Archive for the ‘Leeds City Varieties’ Category

Muriel’s tale

January 1, 2015

Muriel’s Tale Mrs Muriel Parkin (nee Bailey) attended South Accommodation Road Primary School in the 1940s and later Ellerby Lane School. As Muriel’s tale this month is quite short it gives me space to tell you about my Cousin Teddy. (My un-hypnotisable Cousin Teddy) Muriel’s Tale Lost in Leeds aged five When I think back to my school days I recall that when I came home on Mondays the washing would be being done – ironing Tuesdays and so on yet my mam always seemed to find the time to get on the sewing machine to keep us in winter clothes or summer dresses, all made from other things that we had worn out, she was a marvel. Baking was always on Friday, we could smell the flat cakes cooling on tea towels when we were half way down the street. Life must have been hard for women during the war years but you didn’t hear them moaning. We kids would play out in the street as long as there was daylight and never get bored; there was always something to do or somewhere to go. Going to the picture house was alright during the winter when it was dark and you couldn’t play out, but summer Oh! We did love the summer we were never indoors. I even got lost for eight hours when I was just five years old! I had been on the local park with two of my friends and we didn’t know the meaning of time. The park keeper was shutting up the park and he turned us out but he didn’t turn us out from the usual gate – the one that we knew he turned us out of another gate which must have been on the other side of the park and we didn’t know our way home from there so we walked and walked asking everyone we met, ‘Can you tell us the way to South Accomm?’ but no one seemed to know. Then we saw a lot of people at a tram stop – dare we ask? But before we could get the words out a lady came up to me and mentioned my dad’s name and asked if I was his daughter? She took us onto the tram with her and got us home. It seems everyone had been out looking for us. We had ended up outside St James’ Hospital – how I’ll never know but we were lucky the lady worked at the same place as my dad and must have recognised me. But for three five year olds to get from Clarence Road in Hunslet over to the Becket Street area was quite an adventure. As you can imagine it was quite a while before I was allowed to go to the park again.  

     Cousin Teddy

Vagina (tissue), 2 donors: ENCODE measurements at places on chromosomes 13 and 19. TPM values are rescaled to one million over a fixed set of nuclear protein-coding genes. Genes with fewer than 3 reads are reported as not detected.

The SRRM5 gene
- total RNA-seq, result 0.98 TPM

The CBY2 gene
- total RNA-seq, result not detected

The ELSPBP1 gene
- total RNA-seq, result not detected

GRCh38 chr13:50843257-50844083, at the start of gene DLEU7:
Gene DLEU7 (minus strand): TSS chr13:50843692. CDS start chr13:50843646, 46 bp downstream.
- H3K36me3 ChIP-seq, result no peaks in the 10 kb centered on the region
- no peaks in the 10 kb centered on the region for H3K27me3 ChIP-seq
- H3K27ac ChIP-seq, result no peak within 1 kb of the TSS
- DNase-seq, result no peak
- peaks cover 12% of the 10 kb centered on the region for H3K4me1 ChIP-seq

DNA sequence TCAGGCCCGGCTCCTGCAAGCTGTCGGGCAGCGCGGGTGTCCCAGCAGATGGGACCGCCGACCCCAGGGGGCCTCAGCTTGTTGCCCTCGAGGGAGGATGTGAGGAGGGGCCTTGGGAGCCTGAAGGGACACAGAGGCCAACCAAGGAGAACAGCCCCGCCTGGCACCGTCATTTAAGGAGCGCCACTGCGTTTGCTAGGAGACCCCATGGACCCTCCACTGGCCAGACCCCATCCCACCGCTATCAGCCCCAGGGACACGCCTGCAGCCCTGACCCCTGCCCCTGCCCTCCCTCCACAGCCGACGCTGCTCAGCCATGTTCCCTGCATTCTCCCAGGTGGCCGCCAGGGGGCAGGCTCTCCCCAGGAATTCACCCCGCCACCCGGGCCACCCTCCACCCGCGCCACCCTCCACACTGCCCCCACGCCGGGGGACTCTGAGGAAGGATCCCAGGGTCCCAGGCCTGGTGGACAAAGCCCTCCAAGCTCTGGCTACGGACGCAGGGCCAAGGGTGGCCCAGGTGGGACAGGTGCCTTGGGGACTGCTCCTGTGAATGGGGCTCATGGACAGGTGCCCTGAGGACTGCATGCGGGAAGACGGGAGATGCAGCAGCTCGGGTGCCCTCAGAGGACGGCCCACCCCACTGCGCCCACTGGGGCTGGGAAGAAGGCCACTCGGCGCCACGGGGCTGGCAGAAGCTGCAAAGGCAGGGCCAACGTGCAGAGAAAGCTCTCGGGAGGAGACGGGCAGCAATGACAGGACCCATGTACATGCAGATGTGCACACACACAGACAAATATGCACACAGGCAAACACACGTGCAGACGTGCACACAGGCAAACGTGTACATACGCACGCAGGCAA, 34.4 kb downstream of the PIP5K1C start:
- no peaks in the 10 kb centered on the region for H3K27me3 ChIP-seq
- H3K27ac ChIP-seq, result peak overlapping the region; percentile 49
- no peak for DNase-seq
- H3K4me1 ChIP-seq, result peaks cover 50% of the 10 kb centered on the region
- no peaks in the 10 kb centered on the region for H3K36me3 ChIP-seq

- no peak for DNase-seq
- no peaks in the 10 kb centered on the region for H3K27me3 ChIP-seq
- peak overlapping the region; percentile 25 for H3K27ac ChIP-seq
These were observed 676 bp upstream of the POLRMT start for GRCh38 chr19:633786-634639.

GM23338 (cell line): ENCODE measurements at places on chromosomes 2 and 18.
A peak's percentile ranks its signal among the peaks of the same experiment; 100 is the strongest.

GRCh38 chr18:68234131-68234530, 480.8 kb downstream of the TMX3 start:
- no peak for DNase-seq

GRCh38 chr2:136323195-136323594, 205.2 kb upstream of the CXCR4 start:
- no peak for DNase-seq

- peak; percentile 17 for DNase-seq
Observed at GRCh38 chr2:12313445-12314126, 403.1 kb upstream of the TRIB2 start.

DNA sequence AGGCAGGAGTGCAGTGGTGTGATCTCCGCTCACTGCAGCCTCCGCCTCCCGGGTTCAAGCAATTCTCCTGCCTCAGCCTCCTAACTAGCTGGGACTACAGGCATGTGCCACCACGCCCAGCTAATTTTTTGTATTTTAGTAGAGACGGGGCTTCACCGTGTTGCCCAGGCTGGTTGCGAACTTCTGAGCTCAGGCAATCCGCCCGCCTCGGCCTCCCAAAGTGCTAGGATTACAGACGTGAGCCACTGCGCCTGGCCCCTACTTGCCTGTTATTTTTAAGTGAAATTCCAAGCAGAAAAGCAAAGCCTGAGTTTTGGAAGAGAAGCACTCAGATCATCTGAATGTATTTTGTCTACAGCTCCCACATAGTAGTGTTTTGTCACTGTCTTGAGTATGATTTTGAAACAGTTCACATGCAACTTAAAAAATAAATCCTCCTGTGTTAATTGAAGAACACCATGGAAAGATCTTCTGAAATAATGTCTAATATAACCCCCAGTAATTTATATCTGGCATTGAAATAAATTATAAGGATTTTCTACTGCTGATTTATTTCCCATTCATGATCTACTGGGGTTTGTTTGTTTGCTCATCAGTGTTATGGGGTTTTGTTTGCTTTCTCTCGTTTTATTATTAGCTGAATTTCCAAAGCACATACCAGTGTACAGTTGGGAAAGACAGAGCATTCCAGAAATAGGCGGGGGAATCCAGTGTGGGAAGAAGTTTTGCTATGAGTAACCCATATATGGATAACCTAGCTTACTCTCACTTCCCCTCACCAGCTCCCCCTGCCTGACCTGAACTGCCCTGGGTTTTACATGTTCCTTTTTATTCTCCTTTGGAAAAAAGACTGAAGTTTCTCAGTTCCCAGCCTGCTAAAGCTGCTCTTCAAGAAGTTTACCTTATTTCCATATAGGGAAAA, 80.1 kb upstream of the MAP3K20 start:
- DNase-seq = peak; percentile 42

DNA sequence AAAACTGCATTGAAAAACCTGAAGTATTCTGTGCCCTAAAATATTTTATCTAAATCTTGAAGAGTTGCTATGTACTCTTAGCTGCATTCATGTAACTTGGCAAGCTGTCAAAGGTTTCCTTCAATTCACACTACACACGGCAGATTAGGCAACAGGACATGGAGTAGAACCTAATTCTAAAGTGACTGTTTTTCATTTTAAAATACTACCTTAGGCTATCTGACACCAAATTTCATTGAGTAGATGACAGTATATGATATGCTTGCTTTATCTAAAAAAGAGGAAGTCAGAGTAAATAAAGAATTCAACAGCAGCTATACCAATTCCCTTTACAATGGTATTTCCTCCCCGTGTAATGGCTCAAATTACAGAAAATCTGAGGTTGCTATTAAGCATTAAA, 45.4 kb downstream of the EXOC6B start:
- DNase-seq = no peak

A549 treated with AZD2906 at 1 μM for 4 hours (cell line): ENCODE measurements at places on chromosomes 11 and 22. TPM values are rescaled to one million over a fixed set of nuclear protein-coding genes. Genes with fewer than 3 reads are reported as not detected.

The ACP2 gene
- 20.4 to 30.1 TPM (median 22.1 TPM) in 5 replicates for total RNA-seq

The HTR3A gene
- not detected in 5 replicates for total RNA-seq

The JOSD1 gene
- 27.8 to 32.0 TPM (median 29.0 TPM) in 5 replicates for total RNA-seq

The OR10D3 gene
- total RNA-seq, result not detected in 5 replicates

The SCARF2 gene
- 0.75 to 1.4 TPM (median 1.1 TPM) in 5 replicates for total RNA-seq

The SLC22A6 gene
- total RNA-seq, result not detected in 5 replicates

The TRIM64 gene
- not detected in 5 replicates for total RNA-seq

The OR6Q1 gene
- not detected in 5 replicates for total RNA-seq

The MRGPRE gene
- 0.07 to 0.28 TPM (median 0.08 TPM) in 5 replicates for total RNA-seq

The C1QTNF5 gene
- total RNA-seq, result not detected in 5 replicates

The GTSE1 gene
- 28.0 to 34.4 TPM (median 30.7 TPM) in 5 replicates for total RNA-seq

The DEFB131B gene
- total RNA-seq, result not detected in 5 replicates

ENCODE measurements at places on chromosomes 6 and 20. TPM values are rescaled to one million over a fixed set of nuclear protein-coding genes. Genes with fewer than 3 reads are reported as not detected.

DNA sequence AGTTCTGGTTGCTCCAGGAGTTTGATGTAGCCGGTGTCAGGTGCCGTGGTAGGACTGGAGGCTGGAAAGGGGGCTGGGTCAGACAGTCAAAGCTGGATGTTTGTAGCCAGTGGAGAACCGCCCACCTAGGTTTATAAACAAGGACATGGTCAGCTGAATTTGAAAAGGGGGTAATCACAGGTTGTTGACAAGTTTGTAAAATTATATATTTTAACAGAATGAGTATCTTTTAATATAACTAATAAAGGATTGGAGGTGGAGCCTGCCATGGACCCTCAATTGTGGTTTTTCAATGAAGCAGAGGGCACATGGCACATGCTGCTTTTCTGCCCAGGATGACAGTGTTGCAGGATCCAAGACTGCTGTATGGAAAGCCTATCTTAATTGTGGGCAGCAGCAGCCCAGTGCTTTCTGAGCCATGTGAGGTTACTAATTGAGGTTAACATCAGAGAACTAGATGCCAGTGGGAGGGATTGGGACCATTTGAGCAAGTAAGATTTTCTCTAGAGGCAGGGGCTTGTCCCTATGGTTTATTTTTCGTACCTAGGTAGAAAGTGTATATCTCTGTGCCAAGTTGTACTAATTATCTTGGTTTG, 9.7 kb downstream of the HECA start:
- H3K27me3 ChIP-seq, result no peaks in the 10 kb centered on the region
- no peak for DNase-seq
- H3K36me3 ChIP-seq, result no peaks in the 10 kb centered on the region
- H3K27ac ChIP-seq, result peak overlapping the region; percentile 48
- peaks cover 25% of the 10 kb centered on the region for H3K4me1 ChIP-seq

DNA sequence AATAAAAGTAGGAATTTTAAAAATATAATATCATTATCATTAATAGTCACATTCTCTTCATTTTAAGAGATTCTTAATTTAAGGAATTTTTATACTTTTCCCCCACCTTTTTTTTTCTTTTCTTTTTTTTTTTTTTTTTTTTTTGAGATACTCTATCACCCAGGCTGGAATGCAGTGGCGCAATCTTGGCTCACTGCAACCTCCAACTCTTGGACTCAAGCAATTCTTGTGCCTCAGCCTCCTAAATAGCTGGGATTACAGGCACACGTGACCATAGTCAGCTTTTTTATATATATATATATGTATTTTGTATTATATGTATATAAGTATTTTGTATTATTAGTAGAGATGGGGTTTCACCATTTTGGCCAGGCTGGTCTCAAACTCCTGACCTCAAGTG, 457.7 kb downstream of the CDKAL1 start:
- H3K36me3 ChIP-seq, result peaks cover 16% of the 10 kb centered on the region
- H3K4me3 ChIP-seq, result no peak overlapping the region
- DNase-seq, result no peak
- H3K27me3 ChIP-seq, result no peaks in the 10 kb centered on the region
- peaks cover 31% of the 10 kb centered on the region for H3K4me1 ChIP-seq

You’ll like Teddy – Not a lot There was no sadness in Teddy’s ‘lack of marbles’, indeed he went out of his way – and was never happier than when an opportunity presented itself for him to prove his daftness.   My first recollection of him is of a walk we had in the garden beneath the hawthorn trees on a balmy summer’s evening long ago in Knostrop. He poured out his heart to me as to how his marriage was falling apart and what would I advise him to do? Not so strange a request one may think until one considers that at the time he was an adult and I merely a five-year old child. His bizarre antics however, the least savoury of which were spared my tender ears, did not endear him to the rest of the family, they obviously knew more of his history than I. Should he appear in the vicinity word was quickly passed round to give the house an appearance of ‘emptiness’. Early memories then centred around hiding under tables and the like because ‘Teddy was around’. His favourite tale for many a year, which he would relate to any ear who would listen, concerned his employment as a dishwasher at a five star hotel. It made front- page headlines when the managing director of the hotel was fished out of the river. What the world didn’t know, according to Teddy, was that on the previous evening he’d given his notice in and that was why the MD had ‘done himself in’. Later, now as a teenager promenading with friends and eager to catch the eye of the girls my plans would often be baulked by the arrival of Teddy, now middle aged, sparse and balding. He seemingly found it necessary to tag along with us at a loping ‘Grouch Marx’ type trot. Lads will be lads of course and it was the done thing to good naturedly put each other down at every opportunity. Teddy became a perpetual ‘Achilles heel’ for me, should I try to set up a date with a member of the fair sex the lads would say, ‘Don’t go out with ‘im love, he’ll bring his cousin Teddy along, there’s madness in ‘is family yer know!’ Teddy however, saved his best performance for a packed house at the Leeds City Varieties where a world famous hypnotist was performing. His advertised claim was that he could hypnotise anyone of sound mind. The show had run for a full week and tales of the hypnotist’s extraordinary powers had filtered through the whole of the city by the time we filed in for the Saturday evening’s performance. Midway through the first half the hypnotist called for volunteers and a gaggle of the public from out of the audience were persuaded to line up along the front of the stage. The sparse figure at the end of the line seemed ominously familiar. I searched frantically for a means of escape but I was in the middle of the row, the exits were far away and anyway the lads had already sensed something was up by now and they weren’t going to let me out on principle. The hypnotist repeated his claim that he could hypnotise anyone of sound mind. He then said, ’In a moment I’m going to put you all to sleep.’ Immediately the figure at the end of the line detached from the rest and dropping onto the boards began to snore with great intensity. This was all before the hypnotist had actually started! The ominous notion I had harboured for several minutes, became manifest, it was Teddy! This realization quickly became apparent to my friends too, who joyfully acclaimed in vocal unison – for all to hear. ‘It’s Teddy!’ Well, now aware he had an audience Teddy really went to town, He quacked like a duck, flapped around the stage like a bird – all without being asked. He threw himself all over the stage. The audience was in stitches. Not so the hypnotist, who finally had to ask Teddy to leave the stage as ‘un-hypnotisable’. He took his leave of the footlights to a great ovation milking the audience with a great many bows. It was the highlight of the show, after that the rest seemed to fall quite flat, nothing could follow Teddy! The last time I saw him he’d hitched his bandwagon to a rich old aunt who was almost as eccentric as he was. She wore a hat with curls attached to the edges. When she removed the hat the curls came off as well, which was a great source of amusement for the children. ‘He’s after her brass,’ they all said. Well I hope he got it, for she certainly made him work for it. Aunt Ada, as we called her had at one time been a woman of property, whether she still was or not I’m unsure, she talked money in telephone numbers but wouldn’t spend a penny. She would make poor old Teddy push her around for miles, in and out of the traffic, in an ancient bath chair rather than pay the bus fare. To add to the show she was deaf but still talked a great deal in a shrill voice. While this was going on teddy would stand behind her, where she couldn’t see him and contradict everything she said; ‘the mean old b…’ he would mouth, ‘she never did anything of the sort!’ After that I lost touch with Teddy, I never did find out if he got her brass. I hope he did! Sometimes when I hear a tale about an eccentric millionaire, I wonder – could that be Cousin Teddy?